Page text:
Billy Graham promised that he would avoid politics and stick to saving souls during his final New York crusade.
The New York Times offered a sigh of relief, noting that the closest he came to danger in the first sermon was when he said: "There's a lot of discussion about the Ten Commandments being in a courtroom or in our country. We need to look at the Ten Commandments because they convict us of our sin."
The key was that Graham remained silent on the "divisive issues of the day" such as -- the newspaper offered this handy list -- "stem cell research, or abortion, or gay marriage, or even homosexuality."
Nevertheless, the world's most famous evangelist did emphasize the Christian belief that Jesus is the only path to salvation. He also talked about "sin" and "repentance," judgmental words that often attract ironic quotation marks.
"What causes lying, cheating, racial prejudice?" asked Graham, as he began the crusade last weekend in Flushing Meadows-Corona Park. "The Bible says, 'For out of the heart proceed evil thoughts, murders, adulteries, fornications, thefts, false witness, blasphemies.'
"These are the things that defile a man and they defile a country. They defile our world today. ... The Bible says that our problem is sin."
To which legions of "values voters" would say, "Amen."
That's the problem these days. It's hard to talk about "sins" that "defile" a country without people connecting the dots to Hollywood, courts, laws, schools and a host of other hot-button subjects.
It's true that Graham did little during this historic crusade to embrace the Bush White House or its allies on the Religious Right, noted Rice University sociologist William Martin, author of "A Prophet With Honor: The Billy Graham Story." Graham deflected questions about abortion, talked about poverty and noted that he remains a registered Democrat.
Graham didn't need to dwell on social issues, said Martin, who attended the rallies in Queens. For example, the evangelist stressed that sex is a blessed gift, as long as people remember to follow "the Word of God." That was all he needed to say.
"I am sure that he was not as explicit as he has been, especially on all the moral issues that he used to preach about so much," said Martin. "But you don't have to repeat yourself all the time. By now, I think most people know what Billy Graham believes."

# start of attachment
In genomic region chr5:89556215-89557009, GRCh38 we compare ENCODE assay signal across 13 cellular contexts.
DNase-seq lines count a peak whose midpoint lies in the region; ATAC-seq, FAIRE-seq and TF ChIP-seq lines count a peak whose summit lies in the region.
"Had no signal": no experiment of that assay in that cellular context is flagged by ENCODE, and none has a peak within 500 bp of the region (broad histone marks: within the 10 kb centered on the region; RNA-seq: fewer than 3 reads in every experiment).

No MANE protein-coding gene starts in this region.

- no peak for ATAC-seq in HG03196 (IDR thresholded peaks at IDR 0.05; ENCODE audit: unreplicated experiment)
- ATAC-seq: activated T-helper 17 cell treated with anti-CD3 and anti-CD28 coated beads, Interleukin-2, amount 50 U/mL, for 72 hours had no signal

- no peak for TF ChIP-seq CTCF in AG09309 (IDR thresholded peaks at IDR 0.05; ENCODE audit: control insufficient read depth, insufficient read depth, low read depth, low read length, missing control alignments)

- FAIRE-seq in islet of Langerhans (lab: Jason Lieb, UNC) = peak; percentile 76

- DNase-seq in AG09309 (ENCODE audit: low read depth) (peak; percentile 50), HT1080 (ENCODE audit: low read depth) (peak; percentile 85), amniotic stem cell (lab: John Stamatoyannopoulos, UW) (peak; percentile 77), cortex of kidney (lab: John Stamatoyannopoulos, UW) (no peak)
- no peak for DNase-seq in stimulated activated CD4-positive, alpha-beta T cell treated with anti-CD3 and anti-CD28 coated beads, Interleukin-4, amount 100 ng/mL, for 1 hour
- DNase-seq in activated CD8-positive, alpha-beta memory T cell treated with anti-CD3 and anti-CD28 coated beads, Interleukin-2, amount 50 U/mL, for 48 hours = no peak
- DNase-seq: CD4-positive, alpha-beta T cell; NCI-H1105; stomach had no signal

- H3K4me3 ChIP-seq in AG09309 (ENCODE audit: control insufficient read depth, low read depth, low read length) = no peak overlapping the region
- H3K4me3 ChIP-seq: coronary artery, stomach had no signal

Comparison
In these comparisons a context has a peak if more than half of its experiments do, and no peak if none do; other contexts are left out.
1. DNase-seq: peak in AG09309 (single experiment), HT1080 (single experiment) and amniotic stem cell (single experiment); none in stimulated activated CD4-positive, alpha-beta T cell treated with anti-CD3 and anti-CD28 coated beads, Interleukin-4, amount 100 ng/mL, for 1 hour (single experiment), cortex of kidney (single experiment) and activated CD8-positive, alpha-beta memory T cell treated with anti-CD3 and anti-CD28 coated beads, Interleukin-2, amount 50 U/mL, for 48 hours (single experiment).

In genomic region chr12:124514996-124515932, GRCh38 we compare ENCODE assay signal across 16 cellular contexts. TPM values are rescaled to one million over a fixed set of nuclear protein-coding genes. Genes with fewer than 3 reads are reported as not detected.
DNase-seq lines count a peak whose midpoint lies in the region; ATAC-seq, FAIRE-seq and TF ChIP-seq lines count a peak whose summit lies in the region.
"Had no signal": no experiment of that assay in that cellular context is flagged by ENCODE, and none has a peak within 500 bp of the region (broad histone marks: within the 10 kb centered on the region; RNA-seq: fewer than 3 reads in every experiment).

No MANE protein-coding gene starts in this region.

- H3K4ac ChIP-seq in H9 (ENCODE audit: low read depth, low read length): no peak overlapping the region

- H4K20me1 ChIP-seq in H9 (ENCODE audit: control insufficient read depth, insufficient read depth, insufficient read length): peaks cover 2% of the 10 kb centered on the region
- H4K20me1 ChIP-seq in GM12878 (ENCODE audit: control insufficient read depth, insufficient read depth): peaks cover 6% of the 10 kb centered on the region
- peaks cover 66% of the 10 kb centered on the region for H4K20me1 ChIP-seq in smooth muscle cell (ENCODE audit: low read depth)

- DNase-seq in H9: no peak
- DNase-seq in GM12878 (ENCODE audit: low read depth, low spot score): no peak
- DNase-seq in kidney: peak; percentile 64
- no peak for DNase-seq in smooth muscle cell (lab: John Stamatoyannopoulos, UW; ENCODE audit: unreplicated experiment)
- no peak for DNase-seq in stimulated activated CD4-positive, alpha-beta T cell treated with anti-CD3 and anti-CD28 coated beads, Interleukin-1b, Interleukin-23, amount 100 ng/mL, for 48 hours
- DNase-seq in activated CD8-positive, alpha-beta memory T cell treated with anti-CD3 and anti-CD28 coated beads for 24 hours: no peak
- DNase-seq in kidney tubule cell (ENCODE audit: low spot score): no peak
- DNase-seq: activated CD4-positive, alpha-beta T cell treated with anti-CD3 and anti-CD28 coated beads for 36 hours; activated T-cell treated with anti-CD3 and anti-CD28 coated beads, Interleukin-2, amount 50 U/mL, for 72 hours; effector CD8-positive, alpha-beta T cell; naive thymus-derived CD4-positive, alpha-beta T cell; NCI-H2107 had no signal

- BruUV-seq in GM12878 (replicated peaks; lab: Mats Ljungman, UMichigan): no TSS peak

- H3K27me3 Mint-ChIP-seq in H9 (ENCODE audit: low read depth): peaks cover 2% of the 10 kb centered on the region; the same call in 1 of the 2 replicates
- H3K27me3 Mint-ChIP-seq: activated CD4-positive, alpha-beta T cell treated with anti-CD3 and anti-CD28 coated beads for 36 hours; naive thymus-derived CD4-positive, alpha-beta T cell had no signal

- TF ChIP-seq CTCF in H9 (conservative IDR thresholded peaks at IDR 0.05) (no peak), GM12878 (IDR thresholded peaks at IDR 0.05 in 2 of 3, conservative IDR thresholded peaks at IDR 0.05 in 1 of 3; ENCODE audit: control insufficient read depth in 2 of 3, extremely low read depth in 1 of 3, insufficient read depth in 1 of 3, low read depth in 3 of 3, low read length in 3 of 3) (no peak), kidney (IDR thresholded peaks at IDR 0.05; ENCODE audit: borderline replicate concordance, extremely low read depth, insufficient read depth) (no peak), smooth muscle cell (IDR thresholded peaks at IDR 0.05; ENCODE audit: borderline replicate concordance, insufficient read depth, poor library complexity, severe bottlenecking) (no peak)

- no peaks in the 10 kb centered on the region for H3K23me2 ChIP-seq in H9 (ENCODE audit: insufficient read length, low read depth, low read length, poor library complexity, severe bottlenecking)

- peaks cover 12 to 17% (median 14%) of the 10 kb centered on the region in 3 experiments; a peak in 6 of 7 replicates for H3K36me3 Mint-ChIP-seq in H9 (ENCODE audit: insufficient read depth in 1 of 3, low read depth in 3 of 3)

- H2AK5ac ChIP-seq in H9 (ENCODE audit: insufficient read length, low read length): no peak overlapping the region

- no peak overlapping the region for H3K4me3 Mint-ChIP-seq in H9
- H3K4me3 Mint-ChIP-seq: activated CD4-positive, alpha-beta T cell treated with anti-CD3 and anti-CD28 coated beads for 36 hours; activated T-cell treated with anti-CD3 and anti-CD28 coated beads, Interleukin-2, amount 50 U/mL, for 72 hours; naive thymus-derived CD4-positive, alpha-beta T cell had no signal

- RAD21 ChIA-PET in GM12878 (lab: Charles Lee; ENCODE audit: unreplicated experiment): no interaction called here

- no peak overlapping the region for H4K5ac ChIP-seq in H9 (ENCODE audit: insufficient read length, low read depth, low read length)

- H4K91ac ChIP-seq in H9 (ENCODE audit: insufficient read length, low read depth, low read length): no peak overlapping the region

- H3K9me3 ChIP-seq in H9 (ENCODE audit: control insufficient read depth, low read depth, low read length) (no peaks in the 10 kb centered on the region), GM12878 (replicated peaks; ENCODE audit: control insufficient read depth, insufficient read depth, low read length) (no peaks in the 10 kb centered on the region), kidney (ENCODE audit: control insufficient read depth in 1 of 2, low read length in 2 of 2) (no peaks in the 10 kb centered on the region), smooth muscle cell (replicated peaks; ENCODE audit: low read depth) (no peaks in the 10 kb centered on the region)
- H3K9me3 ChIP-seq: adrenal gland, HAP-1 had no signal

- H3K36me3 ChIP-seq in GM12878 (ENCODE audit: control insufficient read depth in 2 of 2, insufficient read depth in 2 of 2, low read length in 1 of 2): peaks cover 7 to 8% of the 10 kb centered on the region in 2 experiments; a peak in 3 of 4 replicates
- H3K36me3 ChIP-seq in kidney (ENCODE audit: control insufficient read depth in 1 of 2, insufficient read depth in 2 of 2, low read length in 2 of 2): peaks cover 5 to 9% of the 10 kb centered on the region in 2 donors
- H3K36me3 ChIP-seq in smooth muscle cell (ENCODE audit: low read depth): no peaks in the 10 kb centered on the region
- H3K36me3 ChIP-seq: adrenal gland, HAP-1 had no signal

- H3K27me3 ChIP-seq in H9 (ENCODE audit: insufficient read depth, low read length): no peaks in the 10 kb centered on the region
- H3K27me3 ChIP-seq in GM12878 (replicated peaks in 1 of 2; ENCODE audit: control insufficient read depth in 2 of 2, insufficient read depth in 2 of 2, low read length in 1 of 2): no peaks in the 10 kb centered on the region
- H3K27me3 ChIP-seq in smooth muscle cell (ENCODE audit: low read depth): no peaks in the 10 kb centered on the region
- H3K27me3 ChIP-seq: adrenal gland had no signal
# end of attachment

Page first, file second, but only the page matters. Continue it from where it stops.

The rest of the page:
One of America's most outspoken religion-news critics agreed. The 86-year-old Graham has become such a revered figure, noted writer Jeff Sharlet, that most Americans -- journalists included -- no longer recognize how his beliefs about culture have soaked into the images and themes in his preaching.
"There's this idea that Billy Graham is no longer conservative or has somehow transcended politics," said Sharlet, editor of TheRevealer.org, in a WNYC interview. "That's a really shallow understanding of what conservative theology is about and what Billy Graham's conservatism has always been about. He no longer needs to talk about politics because the alignment of evangelicalism and the kind of politics he's always supported has become so neat at this moment that he no longer needs to exhort people in the direction he feels is the right way."
The public and the press are paying especially close attention as Graham struggles through the final events of his 58-year career, which has included 417 crusades in 185 countries. The white-haired patriarch's voice sounded stronger at the end of the New York crusade than at the beginning and he is considering an invitation to return to London in the fall.
This would complete what Martin called a 14-month "victory lap" of the locations of his most famous crusades -- Los Angeles, New York City and London. The question is whether Graham has the strength to cross the Atlantic, due to his fight with Parkinson's, fluid buildup on the brain and prostate cancer. The health of his wife, Ruth Bell Graham, is just as fragile.
But Graham sounded like he wants to go back to London.
"That sermon the other night just didn't sound like the end," said Martin. "It was classic Billy, with that emphasis on the Second Coming that we have heard him use for so long. There's just something about hearing Billy Graham say, 'Jesus is coming again. Are you ready?' "